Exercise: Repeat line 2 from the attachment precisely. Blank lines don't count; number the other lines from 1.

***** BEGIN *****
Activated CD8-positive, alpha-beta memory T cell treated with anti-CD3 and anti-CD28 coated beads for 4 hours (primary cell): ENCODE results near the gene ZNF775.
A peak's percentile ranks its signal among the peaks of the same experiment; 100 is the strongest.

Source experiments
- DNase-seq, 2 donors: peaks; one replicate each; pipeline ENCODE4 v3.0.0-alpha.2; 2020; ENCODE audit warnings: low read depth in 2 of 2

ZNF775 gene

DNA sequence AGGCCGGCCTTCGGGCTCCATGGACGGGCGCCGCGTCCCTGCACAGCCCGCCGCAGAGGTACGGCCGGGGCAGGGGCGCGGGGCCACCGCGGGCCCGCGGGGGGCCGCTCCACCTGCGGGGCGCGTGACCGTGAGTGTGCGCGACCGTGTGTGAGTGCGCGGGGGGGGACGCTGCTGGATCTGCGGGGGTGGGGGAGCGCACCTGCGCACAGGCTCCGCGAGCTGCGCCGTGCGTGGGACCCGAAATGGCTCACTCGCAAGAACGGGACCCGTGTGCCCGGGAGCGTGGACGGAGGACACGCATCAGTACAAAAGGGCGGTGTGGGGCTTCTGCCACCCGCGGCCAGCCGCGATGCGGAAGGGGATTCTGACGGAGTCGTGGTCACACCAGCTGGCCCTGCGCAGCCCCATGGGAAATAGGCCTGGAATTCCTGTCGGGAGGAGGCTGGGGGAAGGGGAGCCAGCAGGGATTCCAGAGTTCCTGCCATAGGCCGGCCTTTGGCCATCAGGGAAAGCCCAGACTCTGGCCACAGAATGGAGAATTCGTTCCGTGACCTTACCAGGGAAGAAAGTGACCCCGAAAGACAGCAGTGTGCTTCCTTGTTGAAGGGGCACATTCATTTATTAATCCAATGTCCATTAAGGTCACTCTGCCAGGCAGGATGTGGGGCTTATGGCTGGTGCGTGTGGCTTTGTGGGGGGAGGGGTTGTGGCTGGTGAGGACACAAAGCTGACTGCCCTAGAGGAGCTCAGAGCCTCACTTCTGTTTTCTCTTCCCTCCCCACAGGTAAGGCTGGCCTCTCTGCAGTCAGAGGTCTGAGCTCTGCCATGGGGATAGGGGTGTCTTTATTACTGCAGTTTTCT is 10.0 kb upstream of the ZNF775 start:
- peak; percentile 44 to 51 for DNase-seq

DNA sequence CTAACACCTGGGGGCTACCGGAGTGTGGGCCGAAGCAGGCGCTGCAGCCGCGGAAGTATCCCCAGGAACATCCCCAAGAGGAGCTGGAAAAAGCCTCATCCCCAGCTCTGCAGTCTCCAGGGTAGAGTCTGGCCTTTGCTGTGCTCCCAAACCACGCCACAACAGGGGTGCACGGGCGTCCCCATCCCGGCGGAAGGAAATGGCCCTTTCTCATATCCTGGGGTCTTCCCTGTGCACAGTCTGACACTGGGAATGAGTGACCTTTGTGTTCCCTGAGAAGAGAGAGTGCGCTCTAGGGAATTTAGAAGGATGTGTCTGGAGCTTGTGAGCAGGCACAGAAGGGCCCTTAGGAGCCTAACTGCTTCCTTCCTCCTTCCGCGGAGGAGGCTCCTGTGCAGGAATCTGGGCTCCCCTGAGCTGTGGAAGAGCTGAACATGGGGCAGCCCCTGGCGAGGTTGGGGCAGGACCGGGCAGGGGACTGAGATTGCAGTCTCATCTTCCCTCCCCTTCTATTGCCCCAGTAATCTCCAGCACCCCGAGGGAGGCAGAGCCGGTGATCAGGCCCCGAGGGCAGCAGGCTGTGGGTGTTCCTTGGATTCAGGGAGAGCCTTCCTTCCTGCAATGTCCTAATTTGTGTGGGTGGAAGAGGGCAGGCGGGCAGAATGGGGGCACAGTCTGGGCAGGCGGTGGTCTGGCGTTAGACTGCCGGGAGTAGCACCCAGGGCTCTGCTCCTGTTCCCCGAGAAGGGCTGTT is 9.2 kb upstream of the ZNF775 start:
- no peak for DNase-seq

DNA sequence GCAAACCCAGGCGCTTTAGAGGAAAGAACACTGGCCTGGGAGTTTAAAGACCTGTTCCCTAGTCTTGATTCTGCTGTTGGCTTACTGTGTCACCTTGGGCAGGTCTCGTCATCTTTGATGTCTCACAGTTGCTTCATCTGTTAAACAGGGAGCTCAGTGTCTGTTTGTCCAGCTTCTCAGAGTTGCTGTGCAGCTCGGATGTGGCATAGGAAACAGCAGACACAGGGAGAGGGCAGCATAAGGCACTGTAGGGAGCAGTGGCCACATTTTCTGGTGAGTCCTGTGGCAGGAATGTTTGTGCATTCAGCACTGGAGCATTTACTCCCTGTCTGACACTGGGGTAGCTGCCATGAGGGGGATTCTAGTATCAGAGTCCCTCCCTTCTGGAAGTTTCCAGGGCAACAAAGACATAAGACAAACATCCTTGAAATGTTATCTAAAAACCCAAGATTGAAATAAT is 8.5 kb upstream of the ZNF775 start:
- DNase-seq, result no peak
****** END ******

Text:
A peak's percentile ranks its signal among the peaks of the same experiment; 100 is the strongest.